The boys were totally absorbed by The Man Who Knew Too Much, perhaps in part because it involved a little boy in peril.  As for me, I was absolutely impressed by Doris Day’s performance – it’s very strong and warm – and that scene where she sits at the piano and starts belting out Que Sera Sera at the top of her lungs so her little boy, imprisoned somewhere in the embassy, would hear her…gosh, my contacts are bothering me. Give me a minute, will you?

— 3 —

A couple of excellent reads on education:

First, a match made in heaven: Andrew Ferguson writing about Common Core:

It has to do with the old rule that supply creates its own demand. Over the last two generations, as the problem became unignorable and as vast freshets of money poured from governments and nonprofit foundations, an army of experts emerged to fix America’s schools. From trade unions and think tanks they came, from graduate schools of education and nonprofit foundations, from state education departments and for-profit corporations, from legislative offices and university psych labs and model schools and experimental classrooms, trailing spreadsheets and PowerPoints and grant proposals; they found work as lobbyists, statisticians, developmental psychologists, neurological researchers, education theorists, entrepreneurs, administrators, marketers, think tank fellows, textbook writers—even teachers! So great a mass of specialists cannot be kept idle. If they find themselves with nothing to do, they will find something to do.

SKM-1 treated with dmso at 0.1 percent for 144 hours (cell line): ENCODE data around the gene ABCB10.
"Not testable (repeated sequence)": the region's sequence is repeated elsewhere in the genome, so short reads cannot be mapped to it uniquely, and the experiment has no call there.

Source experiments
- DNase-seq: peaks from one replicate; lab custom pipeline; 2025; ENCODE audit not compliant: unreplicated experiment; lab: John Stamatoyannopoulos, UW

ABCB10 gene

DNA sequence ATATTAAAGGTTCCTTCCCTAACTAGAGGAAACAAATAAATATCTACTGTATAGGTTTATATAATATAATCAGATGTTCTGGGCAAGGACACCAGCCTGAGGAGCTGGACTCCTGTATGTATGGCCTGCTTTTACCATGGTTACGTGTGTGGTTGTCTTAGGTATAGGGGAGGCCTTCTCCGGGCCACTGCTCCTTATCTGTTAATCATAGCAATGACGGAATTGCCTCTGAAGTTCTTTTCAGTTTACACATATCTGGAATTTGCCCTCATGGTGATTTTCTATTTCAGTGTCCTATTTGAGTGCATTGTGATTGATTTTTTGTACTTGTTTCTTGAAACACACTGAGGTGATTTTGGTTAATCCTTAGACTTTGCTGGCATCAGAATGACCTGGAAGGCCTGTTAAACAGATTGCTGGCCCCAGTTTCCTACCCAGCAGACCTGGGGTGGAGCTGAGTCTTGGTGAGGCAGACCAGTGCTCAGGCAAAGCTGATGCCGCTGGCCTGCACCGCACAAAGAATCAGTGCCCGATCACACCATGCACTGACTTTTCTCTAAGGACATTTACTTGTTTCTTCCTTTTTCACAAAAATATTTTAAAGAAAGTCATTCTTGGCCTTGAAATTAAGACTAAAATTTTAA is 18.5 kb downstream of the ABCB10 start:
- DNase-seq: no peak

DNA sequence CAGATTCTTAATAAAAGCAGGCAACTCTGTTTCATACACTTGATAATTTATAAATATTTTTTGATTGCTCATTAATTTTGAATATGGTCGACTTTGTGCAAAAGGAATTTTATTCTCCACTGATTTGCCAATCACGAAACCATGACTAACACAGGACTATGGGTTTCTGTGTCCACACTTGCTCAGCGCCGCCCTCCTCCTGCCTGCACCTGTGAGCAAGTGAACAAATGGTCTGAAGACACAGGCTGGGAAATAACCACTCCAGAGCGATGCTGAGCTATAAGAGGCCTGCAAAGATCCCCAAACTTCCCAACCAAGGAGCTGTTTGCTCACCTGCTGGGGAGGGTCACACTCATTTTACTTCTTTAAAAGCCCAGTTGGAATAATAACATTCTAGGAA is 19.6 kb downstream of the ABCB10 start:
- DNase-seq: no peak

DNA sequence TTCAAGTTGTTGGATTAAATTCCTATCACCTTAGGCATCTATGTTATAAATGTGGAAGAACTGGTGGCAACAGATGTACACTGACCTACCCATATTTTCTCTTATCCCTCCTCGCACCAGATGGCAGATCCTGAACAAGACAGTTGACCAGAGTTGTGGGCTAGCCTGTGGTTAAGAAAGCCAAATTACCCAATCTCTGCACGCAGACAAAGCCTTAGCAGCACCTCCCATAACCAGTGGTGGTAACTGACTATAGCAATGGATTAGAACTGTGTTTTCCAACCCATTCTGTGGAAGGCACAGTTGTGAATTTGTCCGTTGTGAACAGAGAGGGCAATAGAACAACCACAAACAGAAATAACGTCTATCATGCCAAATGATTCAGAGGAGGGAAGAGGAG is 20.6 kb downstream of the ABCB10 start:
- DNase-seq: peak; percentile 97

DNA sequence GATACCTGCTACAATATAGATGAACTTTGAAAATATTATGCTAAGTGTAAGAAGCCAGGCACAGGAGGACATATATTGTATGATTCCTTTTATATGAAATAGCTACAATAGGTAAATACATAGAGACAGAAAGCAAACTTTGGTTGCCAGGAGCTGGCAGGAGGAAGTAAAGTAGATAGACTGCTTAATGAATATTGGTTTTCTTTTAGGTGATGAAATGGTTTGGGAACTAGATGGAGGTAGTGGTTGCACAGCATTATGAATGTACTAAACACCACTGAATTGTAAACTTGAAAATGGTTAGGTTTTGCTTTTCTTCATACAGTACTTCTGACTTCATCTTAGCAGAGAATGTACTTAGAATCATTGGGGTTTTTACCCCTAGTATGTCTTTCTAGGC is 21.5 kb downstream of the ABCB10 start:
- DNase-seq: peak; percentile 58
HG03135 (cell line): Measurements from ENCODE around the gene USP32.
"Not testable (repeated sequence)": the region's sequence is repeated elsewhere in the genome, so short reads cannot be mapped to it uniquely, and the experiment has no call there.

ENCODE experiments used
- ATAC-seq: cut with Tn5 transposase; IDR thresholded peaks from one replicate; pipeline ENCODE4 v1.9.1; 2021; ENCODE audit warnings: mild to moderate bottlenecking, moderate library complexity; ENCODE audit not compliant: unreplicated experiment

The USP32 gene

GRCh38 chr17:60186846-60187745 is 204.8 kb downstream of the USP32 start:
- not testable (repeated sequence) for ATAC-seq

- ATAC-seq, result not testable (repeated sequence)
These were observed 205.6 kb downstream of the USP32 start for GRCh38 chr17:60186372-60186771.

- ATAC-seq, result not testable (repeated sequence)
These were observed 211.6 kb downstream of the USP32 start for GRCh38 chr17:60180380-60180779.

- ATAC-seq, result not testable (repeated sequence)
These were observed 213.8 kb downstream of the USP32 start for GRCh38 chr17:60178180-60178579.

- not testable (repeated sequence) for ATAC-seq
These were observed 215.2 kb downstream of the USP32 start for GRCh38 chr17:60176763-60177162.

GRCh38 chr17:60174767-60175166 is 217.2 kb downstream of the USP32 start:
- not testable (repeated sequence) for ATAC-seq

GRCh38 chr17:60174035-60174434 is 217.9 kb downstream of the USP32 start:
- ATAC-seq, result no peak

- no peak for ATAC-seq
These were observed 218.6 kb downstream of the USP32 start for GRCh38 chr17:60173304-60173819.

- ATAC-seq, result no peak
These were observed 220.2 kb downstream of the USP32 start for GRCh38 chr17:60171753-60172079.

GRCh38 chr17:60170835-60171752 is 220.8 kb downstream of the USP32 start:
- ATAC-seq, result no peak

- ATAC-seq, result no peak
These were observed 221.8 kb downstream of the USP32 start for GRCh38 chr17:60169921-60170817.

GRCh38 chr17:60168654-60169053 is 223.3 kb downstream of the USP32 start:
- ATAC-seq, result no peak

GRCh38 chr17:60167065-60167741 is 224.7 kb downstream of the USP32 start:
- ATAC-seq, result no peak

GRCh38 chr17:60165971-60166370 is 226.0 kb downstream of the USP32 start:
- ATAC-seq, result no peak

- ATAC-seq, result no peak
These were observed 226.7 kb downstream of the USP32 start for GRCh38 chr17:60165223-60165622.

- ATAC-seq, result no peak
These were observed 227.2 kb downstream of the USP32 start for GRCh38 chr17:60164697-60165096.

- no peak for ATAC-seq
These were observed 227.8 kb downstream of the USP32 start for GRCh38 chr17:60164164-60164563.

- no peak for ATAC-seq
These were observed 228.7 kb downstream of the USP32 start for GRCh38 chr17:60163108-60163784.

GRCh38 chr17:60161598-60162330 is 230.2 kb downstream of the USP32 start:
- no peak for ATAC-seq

From The New Republic, “Don’t Send Your Kid to the Ivy League.”   Even if that’s not an option or choice for you, the article is well worth a read as it dissects the thankless, soul-sucking and time-gobbling hamster wheel that high school and college have become for would be “high achievers” everywhere.


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I usually find several podcasts from BBC radio worth listening to in the course of a week (although, tragically, In Our Time is on its summer hiatus until September…), and exceptional this week were:

Food Programme episode on food and opera.  It was less than thirty minutes long, but boy, did it pack a punch, employing the gifts of Fred Plotkin, opera-and-food-and-Italy writer.  I loved it.